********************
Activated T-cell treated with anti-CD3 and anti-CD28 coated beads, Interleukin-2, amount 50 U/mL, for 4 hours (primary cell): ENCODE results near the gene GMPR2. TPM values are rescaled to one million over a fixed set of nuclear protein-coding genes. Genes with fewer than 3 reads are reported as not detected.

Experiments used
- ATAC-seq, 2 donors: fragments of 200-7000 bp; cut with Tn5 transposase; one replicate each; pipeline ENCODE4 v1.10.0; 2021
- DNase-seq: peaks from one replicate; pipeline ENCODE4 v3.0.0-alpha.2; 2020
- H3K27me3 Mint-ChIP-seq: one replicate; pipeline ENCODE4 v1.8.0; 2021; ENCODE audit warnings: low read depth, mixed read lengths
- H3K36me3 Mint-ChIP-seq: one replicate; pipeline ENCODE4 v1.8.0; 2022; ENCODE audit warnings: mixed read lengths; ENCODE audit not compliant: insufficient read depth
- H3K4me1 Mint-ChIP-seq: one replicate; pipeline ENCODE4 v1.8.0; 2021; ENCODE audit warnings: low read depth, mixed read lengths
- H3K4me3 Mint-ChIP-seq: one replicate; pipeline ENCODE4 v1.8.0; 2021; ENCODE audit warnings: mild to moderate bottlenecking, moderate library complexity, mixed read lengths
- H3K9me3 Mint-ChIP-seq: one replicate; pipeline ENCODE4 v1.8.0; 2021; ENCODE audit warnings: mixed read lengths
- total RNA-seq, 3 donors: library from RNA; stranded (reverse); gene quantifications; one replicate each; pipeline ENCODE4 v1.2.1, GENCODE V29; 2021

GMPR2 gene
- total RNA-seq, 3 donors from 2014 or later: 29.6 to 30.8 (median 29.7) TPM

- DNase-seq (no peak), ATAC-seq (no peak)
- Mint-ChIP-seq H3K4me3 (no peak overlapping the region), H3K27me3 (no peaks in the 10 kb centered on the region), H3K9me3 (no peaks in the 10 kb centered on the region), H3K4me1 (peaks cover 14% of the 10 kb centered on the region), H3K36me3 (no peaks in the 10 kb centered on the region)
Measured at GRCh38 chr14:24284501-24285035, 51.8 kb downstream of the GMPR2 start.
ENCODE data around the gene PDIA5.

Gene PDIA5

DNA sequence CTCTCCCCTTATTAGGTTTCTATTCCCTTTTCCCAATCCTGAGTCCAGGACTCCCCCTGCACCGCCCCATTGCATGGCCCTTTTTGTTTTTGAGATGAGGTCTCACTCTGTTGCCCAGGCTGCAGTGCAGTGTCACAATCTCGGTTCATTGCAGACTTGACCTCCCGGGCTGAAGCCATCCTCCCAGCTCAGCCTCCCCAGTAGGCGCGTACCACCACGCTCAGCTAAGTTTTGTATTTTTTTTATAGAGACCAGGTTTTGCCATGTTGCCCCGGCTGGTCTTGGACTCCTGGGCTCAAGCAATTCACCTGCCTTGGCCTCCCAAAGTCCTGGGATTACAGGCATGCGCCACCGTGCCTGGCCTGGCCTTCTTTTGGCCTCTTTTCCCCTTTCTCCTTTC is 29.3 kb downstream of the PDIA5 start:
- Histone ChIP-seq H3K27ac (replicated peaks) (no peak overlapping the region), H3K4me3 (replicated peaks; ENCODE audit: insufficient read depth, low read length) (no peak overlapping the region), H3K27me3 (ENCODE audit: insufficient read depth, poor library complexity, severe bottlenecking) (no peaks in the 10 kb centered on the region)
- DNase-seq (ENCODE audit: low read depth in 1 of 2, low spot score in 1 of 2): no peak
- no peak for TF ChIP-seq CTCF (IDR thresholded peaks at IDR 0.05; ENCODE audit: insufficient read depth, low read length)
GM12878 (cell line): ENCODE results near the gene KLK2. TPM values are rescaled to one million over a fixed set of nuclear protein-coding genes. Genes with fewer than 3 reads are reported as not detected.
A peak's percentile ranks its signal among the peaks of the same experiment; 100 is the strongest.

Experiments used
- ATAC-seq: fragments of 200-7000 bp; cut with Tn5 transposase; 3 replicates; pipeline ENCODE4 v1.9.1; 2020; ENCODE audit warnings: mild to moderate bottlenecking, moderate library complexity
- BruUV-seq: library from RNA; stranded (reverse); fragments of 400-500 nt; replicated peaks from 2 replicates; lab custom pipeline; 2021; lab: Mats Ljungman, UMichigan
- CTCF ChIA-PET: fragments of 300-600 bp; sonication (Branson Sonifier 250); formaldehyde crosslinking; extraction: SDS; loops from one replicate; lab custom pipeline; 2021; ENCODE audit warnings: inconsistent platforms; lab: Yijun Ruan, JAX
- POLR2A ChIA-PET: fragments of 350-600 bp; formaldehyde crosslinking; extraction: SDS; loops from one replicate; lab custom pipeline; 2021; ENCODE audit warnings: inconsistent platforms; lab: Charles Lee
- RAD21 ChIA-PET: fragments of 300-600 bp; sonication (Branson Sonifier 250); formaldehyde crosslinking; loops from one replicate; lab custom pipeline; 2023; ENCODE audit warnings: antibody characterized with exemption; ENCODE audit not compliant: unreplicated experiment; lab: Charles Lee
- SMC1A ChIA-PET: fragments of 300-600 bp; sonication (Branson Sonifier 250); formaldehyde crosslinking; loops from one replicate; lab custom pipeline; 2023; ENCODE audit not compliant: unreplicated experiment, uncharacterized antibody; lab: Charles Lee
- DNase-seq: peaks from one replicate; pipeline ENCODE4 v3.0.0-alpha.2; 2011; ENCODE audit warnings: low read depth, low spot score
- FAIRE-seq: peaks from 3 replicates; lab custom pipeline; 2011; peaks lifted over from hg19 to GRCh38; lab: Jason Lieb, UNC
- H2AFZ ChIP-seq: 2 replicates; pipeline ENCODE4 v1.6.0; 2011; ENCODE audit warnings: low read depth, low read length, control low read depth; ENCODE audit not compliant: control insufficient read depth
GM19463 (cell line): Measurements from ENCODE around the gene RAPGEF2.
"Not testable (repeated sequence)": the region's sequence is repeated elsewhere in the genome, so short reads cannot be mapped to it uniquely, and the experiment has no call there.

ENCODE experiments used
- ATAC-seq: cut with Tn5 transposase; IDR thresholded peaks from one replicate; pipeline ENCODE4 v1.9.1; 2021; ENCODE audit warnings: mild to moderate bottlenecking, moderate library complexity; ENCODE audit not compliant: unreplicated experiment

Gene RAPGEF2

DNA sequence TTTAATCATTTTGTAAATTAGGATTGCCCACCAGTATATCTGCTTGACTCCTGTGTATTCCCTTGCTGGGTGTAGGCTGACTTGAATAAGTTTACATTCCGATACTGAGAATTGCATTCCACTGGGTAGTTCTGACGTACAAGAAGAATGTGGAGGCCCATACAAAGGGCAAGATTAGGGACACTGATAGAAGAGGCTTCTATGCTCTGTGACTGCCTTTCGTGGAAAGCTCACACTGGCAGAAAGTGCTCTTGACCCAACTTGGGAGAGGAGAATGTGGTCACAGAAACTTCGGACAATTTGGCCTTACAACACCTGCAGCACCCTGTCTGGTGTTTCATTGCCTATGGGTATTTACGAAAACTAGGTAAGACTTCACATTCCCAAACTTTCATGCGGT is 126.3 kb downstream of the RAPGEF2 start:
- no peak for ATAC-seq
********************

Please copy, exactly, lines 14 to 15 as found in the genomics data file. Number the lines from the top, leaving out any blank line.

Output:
- Mint-ChIP-seq H3K4me3 (no peak overlapping the region), H3K27me3 (no peaks in the 10 kb centered on the region), H3K9me3 (no peaks in the 10 kb centered on the region), H3K4me1 (peaks cover 14% of the 10 kb centered on the region), H3K36me3 (no peaks in the 10 kb centered on the region)
Measured at GRCh38 chr14:24284501-24285035, 51.8 kb downstream of the GMPR2 start.